International

Regulating Tech

Arcep Chair, Sébastien Soriano, taking part in Franco-Asian debates on regulating Big Tech, hosted by the Institut Français


Paris, 9th May 2019

Arcep Chair, Sébastien Soriano, will be travelling to Asia from 13 to 17 May to take part in a series of Franco-Asian debates hosted by the Institut Français, on the topic of regulating Big Tech. He will be accompanied by Antonio Casilli, a sociologist who specialises in digital labour issues.

Over the course of the week, Sébastien Soriano will deliver talks in Taipei, Tokyo and Seoul:

  • On 13 May in Taipei, on the topic: “Why Big Tech need to be regulated, and how to do it”;
  • On 15 May in Tokyo on the topic: “Keeping the Web’s original promises by regulating Big Tech”;
  • On 17 May in Seoul at the National Assembly of South Korea.

How should Big Tech be regulated?

This week of discussions will be an opportunity to examine what role Big Tech plays in the digital economy, and the influence it has on our freedoms. Faced with the dominance of this small handful of companies, regulators around the world are having to rethink their actions.

On March 8 of this year, at the South by South West Festival in Austin, Texas, Sébastien Soriano proposed five avenues for regulating Big Tech. Their originality lies in seeking options that leverage public power, not to make decisions in market players’ stead, but rather to empower the crowd: innovators and citizens alike. A more detailed explanation of these five avenues can be found here. Some are very personal, such as updating European competition law, while others echo Arcep’s current actions – a prime example being its work on devices.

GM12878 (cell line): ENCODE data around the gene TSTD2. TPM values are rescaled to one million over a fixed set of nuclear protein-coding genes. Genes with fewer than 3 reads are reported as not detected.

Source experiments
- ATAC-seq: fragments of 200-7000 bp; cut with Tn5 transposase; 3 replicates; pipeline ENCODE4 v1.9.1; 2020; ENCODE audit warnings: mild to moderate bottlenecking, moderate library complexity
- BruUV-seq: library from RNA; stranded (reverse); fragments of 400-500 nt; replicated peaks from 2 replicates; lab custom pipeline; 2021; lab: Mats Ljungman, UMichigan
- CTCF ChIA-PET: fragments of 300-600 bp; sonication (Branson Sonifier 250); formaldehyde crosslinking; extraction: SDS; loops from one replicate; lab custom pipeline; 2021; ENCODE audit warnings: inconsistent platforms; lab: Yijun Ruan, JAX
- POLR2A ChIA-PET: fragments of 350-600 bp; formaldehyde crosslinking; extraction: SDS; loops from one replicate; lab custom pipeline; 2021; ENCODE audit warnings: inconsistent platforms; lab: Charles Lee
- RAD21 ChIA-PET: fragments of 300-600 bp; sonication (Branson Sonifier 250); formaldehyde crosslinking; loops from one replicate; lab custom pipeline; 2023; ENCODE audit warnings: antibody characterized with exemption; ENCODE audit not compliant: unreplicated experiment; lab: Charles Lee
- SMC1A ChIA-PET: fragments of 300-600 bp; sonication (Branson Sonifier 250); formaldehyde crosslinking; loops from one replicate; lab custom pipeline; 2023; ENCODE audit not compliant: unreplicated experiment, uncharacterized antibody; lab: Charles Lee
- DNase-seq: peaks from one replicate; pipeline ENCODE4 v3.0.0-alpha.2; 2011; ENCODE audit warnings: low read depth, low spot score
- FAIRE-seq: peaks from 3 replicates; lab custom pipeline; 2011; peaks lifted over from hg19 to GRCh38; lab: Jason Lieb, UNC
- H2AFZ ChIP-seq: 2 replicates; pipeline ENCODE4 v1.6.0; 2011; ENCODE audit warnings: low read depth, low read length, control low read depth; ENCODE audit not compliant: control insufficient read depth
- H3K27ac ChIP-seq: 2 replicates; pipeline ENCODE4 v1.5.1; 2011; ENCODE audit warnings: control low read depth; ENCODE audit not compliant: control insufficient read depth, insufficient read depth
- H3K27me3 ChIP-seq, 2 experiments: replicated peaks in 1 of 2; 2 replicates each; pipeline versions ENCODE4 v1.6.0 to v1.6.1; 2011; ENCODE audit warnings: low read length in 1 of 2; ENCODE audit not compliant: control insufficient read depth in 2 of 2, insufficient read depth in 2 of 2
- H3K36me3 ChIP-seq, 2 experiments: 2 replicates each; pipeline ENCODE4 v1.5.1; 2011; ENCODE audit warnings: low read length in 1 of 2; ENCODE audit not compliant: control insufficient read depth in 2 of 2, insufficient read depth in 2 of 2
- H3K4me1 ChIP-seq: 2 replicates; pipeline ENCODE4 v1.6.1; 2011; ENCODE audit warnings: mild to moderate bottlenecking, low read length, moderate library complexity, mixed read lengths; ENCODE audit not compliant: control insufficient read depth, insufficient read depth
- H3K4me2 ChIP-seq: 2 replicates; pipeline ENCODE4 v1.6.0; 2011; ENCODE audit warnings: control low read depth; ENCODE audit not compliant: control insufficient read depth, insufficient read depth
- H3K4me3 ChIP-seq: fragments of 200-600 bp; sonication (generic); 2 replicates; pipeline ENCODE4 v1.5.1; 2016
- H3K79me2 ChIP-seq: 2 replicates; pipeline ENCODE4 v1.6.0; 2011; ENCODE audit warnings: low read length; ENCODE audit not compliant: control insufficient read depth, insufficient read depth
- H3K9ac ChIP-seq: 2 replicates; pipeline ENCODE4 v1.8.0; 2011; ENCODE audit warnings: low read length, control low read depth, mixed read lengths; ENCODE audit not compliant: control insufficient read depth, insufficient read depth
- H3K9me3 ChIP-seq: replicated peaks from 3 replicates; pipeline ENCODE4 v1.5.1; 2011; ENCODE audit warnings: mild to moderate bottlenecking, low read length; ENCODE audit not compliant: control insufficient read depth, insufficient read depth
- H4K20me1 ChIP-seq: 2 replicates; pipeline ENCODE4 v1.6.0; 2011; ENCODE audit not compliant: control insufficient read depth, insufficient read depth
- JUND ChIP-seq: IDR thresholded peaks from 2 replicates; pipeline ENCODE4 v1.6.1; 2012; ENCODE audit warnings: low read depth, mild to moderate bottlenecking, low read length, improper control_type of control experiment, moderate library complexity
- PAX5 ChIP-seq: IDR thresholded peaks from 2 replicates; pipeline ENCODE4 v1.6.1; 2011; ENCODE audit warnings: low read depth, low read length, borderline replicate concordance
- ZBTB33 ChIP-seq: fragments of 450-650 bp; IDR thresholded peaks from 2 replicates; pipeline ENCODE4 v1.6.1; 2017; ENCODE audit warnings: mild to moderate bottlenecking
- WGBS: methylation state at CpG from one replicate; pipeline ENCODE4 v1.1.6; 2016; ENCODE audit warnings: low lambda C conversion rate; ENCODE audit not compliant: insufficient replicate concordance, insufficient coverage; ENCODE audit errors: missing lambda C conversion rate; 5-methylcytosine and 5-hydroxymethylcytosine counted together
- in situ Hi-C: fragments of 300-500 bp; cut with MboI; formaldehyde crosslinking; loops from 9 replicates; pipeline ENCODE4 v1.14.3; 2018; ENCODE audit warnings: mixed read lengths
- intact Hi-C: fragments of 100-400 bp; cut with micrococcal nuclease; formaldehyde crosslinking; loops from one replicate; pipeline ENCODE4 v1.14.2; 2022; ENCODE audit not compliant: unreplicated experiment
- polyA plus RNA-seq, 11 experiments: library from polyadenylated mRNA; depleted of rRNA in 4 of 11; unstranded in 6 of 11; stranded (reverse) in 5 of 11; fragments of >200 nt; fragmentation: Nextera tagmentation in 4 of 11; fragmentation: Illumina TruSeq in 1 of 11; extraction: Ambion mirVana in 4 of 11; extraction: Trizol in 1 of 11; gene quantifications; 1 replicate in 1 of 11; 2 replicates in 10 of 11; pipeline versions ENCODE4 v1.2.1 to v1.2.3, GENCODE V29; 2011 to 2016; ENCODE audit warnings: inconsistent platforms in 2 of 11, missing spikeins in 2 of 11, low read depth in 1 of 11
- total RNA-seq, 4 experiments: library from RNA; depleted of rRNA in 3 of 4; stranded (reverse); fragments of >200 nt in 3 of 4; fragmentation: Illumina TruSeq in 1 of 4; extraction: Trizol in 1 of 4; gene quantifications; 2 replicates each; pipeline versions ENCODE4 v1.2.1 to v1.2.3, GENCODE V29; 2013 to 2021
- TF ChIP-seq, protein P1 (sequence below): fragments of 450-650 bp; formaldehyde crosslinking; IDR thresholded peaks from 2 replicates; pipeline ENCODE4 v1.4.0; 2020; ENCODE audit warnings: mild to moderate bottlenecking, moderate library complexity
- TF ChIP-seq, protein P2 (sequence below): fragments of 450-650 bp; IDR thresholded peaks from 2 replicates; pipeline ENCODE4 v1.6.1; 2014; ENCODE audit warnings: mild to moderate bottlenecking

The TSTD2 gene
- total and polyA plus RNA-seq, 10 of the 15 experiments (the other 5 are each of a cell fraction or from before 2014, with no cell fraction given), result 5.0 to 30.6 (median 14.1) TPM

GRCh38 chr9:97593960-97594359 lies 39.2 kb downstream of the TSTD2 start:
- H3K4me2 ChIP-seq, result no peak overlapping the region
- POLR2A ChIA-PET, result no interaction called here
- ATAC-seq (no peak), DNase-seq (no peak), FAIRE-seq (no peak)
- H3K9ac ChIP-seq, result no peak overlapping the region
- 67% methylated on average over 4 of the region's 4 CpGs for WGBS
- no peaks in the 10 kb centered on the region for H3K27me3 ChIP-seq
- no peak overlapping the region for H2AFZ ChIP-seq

Devices (smartphones, smart speakers, connected cars, smart TVs): a key to unlocking targeted and effective regulation

In carrying out its duty to enforce net neutrality, in 2018 Arcep published an in-depth and unprecedented analysis of the influence that devices have on users’ freedom of choice and capacity to innovate.

This work – which has been shared both across Europe and internationally (within BEREC, CERRE and the OECD, with the European Commission, with Members of the European Parliament working on Platform to Business trading practices regulation, etc.) – went a long way in raising awareness of the instrumental role that devices play in the internet access equation. The work also helped to underpin the decision the European Commission issued on Android’s abuse of dominant position, the adoption of the Platform to Business regulation, in particular as it pertains to app stores, and the launch of an investigation in the Netherlands into possible app store bias.